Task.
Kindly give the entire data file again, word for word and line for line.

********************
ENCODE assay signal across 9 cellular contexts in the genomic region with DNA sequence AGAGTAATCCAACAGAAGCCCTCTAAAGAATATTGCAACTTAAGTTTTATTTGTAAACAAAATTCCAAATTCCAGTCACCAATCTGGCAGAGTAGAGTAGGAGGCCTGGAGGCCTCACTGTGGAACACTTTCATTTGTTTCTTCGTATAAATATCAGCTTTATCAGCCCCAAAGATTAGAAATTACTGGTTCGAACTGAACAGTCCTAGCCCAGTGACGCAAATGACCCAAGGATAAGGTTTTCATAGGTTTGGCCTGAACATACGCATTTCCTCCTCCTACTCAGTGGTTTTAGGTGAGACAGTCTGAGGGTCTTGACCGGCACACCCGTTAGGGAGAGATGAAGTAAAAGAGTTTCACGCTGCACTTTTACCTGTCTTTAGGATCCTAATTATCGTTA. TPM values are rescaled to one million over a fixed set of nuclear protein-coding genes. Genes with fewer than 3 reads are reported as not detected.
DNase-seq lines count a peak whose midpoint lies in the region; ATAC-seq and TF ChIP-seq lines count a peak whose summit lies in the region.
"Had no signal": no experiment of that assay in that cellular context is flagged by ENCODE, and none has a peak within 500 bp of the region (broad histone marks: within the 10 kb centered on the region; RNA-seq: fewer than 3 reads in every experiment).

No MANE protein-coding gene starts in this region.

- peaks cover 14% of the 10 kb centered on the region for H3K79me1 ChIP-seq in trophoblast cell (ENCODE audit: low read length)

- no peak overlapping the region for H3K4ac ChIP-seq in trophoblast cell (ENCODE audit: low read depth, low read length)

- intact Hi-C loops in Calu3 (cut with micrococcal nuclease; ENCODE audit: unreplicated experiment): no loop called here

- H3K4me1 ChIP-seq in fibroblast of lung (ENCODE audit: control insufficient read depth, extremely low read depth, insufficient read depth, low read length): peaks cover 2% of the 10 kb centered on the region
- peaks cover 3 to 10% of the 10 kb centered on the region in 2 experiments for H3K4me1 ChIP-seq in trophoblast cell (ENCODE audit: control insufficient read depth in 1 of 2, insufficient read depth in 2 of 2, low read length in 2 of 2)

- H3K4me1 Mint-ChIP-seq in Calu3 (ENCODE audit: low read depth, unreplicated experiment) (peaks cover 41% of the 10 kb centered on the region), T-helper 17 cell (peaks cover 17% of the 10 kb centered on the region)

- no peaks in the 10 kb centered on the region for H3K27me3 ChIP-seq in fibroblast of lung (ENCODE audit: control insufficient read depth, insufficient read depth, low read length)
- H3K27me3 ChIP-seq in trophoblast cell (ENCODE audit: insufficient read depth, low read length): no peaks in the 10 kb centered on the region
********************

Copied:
ENCODE assay signal across 9 cellular contexts in the genomic region with DNA sequence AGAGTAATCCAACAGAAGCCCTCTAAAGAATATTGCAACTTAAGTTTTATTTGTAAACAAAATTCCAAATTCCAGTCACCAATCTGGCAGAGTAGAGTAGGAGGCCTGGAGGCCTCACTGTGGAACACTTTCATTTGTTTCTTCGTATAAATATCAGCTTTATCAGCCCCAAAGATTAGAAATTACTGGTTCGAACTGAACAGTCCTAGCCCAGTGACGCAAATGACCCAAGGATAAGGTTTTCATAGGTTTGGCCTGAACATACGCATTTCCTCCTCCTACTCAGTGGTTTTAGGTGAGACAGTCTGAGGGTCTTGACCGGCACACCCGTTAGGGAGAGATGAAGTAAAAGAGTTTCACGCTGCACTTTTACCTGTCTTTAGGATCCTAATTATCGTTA. TPM values are rescaled to one million over a fixed set of nuclear protein-coding genes. Genes with fewer than 3 reads are reported as not detected.
DNase-seq lines count a peak whose midpoint lies in the region; ATAC-seq and TF ChIP-seq lines count a peak whose summit lies in the region.
"Had no signal": no experiment of that assay in that cellular context is flagged by ENCODE, and none has a peak within 500 bp of the region (broad histone marks: within the 10 kb centered on the region; RNA-seq: fewer than 3 reads in every experiment).

No MANE protein-coding gene starts in this region.

- peaks cover 14% of the 10 kb centered on the region for H3K79me1 ChIP-seq in trophoblast cell (ENCODE audit: low read length)

- no peak overlapping the region for H3K4ac ChIP-seq in trophoblast cell (ENCODE audit: low read depth, low read length)

- intact Hi-C loops in Calu3 (cut with micrococcal nuclease; ENCODE audit: unreplicated experiment): no loop called here

- H3K4me1 ChIP-seq in fibroblast of lung (ENCODE audit: control insufficient read depth, extremely low read depth, insufficient read depth, low read length): peaks cover 2% of the 10 kb centered on the region
- peaks cover 3 to 10% of the 10 kb centered on the region in 2 experiments for H3K4me1 ChIP-seq in trophoblast cell (ENCODE audit: control insufficient read depth in 1 of 2, insufficient read depth in 2 of 2, low read length in 2 of 2)

- H3K4me1 Mint-ChIP-seq in Calu3 (ENCODE audit: low read depth, unreplicated experiment) (peaks cover 41% of the 10 kb centered on the region), T-helper 17 cell (peaks cover 17% of the 10 kb centered on the region)

- no peaks in the 10 kb centered on the region for H3K27me3 ChIP-seq in fibroblast of lung (ENCODE audit: control insufficient read depth, insufficient read depth, low read length)
- H3K27me3 ChIP-seq in trophoblast cell (ENCODE audit: insufficient read depth, low read length): no peaks in the 10 kb centered on the region